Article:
PVC and plasticisers

Though some rigid PVC is used in medical devices, flexible PVC makes up the largest share. In order to make the material flexible, a so-called plasticiser is added to the compound. As all medical devices, PVC medical equipment containing plasticisers is subject to stringent pre- and post-market control and evaluation procedures to ensure safety and performance.

Alternatives to DEHP

Several different PVC plasticisers are available on the market today. As part of their commitment to innovation, continuous improvement of safety, performance and cost-efficiency, companies within the medical PVC value chain have progressively made available a wide range of plasticisers such as adipate plasticisers, Butyryltrihexylcitrate (BTHC), Cyclohexane-1,2-dicarboxylic acid, diisononylester (Hexamoll® DINCH®), Di(2-ethylhexyl)terephthalate (Eastman™ 168), polymerics and trimellitic acid, 2-ethylhexylester (TOTM).

DEHP (di(2-ethylhexyl) phthalate) is under increasing scrutiny by regulatory and medical authorities. Alternatives to DEHP have been developed and are increasingly being used in a wide variety of medical applications. This allows medical equipment purchasers to continue to benefit from PVC’s unique properties for patient comfort, affordability and hospital hygiene.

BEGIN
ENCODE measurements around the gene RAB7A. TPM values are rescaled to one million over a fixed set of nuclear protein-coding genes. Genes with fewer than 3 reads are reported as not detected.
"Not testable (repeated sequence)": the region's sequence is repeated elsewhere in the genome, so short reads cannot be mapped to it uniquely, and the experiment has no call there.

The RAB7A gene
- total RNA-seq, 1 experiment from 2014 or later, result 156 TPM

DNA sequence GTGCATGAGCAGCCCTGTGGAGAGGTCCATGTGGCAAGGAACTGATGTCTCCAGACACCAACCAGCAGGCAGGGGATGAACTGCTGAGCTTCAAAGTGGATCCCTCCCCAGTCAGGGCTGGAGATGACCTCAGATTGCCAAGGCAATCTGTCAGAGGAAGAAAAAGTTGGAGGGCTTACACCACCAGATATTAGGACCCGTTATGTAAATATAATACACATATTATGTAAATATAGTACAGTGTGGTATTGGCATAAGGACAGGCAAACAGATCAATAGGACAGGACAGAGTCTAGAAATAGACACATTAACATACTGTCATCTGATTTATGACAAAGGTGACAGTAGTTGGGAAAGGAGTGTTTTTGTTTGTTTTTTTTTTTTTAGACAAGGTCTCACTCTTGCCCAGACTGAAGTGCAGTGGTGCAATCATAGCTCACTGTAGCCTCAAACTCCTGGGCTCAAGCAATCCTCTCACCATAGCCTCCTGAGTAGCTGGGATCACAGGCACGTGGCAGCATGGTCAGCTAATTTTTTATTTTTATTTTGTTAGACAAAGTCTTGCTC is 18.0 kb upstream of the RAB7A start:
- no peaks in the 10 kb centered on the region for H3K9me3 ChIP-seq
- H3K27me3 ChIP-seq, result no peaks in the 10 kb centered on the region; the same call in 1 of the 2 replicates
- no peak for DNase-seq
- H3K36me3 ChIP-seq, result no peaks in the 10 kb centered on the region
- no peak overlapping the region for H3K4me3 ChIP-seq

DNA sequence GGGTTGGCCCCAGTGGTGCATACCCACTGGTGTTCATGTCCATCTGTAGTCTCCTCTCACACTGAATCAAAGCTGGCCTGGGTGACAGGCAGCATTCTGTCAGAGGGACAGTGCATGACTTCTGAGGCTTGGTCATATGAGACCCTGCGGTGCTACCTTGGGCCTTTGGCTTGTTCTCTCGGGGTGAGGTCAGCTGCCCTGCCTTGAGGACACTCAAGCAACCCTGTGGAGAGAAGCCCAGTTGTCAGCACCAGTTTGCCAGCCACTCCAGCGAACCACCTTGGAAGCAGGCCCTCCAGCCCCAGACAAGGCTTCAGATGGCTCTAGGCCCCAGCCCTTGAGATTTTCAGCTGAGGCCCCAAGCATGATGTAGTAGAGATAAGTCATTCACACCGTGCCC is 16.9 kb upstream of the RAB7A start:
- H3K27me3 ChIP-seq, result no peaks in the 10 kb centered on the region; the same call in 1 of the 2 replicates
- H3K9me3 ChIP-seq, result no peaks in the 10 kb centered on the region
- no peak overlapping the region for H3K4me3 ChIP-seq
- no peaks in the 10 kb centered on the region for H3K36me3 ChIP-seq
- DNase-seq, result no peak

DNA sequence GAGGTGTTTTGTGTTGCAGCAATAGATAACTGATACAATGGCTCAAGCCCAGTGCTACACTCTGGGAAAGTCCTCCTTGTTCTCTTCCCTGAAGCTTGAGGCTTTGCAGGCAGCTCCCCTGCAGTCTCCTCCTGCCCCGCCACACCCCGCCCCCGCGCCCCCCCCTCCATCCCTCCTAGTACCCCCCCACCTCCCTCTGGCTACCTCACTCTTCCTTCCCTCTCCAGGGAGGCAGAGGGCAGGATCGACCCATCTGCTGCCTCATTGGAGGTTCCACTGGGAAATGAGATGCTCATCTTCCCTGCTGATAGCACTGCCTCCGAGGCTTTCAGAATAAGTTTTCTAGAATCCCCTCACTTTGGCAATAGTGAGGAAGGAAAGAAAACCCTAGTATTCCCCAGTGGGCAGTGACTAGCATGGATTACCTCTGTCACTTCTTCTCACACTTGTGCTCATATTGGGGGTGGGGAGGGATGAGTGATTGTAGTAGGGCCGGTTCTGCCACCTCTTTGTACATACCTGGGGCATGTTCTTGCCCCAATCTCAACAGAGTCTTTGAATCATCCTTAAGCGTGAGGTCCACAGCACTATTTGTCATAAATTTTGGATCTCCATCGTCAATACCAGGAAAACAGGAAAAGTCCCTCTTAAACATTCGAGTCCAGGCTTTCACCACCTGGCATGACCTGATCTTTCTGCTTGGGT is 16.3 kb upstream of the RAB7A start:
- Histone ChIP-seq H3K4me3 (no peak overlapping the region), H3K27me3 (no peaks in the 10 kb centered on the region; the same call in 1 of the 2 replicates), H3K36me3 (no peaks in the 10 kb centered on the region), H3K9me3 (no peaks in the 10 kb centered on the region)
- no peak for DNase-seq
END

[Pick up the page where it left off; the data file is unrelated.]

PVC medical devices containing DEHP

As of 21 March 2010, a specific labelling requirement has been introduced across the EU for all devices containing phthalates that are classified as CMR, including DEHP.

The PVC industry welcomes the fact that the EU Scientific Committee on Emerging and Newly-Identified Health Risks has recently reviewed the latest scientific evidence on the use of DEHP and other plasticisers in PVC medical equipment. The opinion can be downloaded here. The EU Scientific Committees have also taken up the issue in 2002 and 2008. As this a complicated subject, the PVCMed Alliance has written a clear and concise article comparing the different opinions by the EU Scientific Committees.

PVCMed's commitment

PVCMed Alliance is committed to proactively contribute to this scientific process. As part of this commitment, the Alliance has already submitted to the European Commission an independent review performed by experts at the Manchester University.

Further, the Alliance contributed to the Danish Environmental Protection Agency's 2014 report on alternatives to DEHP in medical devices, which identified ten potential alternative plasticisers already in use. Following the report, PVCMed Alliance co-organized an international conference in Copenhagen in March 2014. The conference programme is available here, and the conference report is available here.

The Alliance is planning to continue to contribute in the future.